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BeefTalk: Beef Techie – Maybe a New Career

High Frequency Tag Performance at Auction High Frequency Tag Performance at Auction
Perhaps the concept of a new television, disc player or surround-sound system, with individual remotes and interfaces, has arrived in the beef barn.

By Kris Ringwall, Beef Specialist

NDSU Extension Service

The world around us is high technology and seems to get more “techie” daily. A common point of the discussion whenever the family arrives in one place is who has the neatest cell phone.

The most recent addition to the lineup gets the nod. We all know that in a matter of days, the most recent becomes old.

You now can do about anything you want with that small device in the palm of your hand. You can take a small stick device and manipulate the keypad in a way that the world knows who you are, where you are and what you need.

This is common among the new generation. The older generation is quickly getting acclimated.

Therein is a great opportunity: new jobs and new expectations. In the beef world, the beef techie soon may be listed in the classifieds under the help wanted section.

During a quick look at the local auction barn crowd, the buyers and spectators were fairly well equipped with good cell phone technology. Calf weights, lot weights, average calf weights and prices were displayed in a matter of seconds on digitized boards and other incidental electronic equipment.

Many of these conveniences always have been there, but technology has aided the process and speeded things up. Enter the beef techie, who brings efficiency to the process of making technology work in environments that are not technology friendly.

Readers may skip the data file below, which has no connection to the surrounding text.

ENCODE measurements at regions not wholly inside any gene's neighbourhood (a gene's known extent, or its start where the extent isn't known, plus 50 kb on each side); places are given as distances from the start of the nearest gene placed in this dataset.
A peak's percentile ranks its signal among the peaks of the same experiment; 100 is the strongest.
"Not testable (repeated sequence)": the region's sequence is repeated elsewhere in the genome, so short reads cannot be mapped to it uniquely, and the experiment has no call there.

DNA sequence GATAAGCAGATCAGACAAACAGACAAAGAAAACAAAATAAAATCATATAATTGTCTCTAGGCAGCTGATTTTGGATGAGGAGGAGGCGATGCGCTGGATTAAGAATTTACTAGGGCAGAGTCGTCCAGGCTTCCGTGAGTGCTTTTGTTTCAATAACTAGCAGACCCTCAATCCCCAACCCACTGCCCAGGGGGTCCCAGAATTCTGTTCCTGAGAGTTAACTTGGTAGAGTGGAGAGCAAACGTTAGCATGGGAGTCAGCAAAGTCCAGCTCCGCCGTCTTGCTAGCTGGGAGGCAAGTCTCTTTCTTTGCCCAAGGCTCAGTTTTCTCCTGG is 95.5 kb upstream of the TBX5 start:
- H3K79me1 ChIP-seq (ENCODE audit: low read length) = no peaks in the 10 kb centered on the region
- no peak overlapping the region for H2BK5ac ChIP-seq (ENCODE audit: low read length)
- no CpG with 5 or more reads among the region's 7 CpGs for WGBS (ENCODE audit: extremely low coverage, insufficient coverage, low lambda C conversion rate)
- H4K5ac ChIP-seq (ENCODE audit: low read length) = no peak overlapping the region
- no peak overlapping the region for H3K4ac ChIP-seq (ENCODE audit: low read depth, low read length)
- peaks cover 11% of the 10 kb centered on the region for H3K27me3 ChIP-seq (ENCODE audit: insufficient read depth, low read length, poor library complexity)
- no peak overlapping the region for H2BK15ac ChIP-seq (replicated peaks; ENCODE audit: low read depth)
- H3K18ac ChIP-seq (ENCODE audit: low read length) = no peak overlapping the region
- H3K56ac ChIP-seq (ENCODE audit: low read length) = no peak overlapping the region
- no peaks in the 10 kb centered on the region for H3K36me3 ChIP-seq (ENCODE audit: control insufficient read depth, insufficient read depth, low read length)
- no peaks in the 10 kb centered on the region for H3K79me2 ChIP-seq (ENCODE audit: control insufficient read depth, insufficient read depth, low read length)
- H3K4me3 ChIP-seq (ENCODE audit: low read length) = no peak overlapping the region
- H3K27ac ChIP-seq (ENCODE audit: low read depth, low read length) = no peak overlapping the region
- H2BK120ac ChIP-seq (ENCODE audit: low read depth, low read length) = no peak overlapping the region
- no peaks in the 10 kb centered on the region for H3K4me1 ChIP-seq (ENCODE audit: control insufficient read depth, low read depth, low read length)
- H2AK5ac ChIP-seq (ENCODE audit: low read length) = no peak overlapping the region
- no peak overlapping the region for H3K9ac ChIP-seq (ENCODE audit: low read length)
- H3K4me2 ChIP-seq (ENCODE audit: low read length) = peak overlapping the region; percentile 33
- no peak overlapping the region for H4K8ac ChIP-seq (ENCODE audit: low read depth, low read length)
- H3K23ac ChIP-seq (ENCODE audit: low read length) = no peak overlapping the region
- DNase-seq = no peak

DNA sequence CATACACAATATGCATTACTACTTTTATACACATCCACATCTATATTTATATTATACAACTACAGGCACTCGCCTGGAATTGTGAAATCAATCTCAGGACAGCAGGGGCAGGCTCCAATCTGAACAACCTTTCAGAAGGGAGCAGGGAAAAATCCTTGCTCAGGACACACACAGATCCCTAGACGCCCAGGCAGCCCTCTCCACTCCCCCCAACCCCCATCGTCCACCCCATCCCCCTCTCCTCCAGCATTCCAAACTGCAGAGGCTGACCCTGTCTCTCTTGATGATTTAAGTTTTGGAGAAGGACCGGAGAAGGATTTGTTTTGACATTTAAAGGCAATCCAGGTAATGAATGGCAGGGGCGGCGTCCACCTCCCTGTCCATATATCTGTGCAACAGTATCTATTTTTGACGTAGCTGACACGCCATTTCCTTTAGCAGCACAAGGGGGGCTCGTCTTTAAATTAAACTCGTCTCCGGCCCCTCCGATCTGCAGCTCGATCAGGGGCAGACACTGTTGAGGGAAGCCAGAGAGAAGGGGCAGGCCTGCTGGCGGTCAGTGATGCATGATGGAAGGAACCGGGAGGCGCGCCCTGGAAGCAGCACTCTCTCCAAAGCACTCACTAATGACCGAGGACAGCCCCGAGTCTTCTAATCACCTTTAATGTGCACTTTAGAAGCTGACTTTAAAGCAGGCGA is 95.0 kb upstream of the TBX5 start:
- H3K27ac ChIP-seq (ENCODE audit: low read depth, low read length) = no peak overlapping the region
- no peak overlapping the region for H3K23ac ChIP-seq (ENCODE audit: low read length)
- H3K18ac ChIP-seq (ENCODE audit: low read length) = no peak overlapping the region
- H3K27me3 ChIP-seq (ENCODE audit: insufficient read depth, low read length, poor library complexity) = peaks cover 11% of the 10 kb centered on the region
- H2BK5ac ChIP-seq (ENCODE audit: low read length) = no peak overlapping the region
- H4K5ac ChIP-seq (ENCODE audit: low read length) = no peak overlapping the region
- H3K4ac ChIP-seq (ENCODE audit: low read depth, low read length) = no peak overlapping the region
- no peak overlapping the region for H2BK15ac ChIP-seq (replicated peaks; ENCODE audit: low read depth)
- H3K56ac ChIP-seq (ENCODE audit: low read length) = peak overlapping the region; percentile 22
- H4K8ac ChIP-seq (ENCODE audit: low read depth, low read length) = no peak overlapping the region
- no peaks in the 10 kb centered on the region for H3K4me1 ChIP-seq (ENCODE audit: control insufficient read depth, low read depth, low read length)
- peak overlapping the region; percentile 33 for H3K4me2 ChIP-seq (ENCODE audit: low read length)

Many environments are a combination of old technology merged with new technology. Some merges well, while other technology has trouble fitting in. Regardless, technology is coming and knowing how to plug things in becomes important.

Perhaps the concept of a new television, disc player or surround-sound system, with individual remotes and interfaces, has arrived in the beef barn. Interestingly, the other day, the NDSU Dickinson Research Extension Center (DREC) team added some thoughts to the technology world.

The DREC and many others worked on a project that was developed on older, low frequency electronic identification technology. Restraining cattle was required to use the technology. It took significant effort and time to fully implement.

The latest development has new technology reading high-frequency tags with no interference or performance issues at local livestock auctions. The reading took .338 second per group lot, with 99 percent read rates. Connecting the calf with the data package and opening the door to track comingled and re-sorted lots of calves is a major leap forward

The 10 lots of cattle that were read averaged 18.8 calves per lot. Each tag was read 238.5 times during that .338-second time frame.

Now that is the job of the beef techie. The beef techie has to figure out how all this works and effectively implement the technology into a very large, mature industry. In the meantime, the industry needs to find the value of both the calf and the accompanying data.

We also must go one step further and accept the fact that there are two principles at work. The two principles are trace back and trace forward. The discussion of marketing is strongly related to trace forward.

Trace forward is the process of presenting to the market around the world a product and data package capable of providing assurances of the authenticity of the product offered and accompanying data package.

Trace forward is a sequential step that, when combined with trace back, creates a synergism around what was, what is and what will be relative to authenticated producer products involved in domestic and export markets. The bottom line is technology does open doors, but keeping the doors open will require the beef techie.

May you find all your ear tags.

Your comments are always welcome at

For more information, contact the NDBCIA Office, 1041State Avenue, Dickinson, ND 58601, or go to on the Internet.

NDSU Agriculture Communication

Source:Kris Ringwall, (701) 483-2348, ext. 103,
Editor:Rich Mattern, (701) 231-6136,
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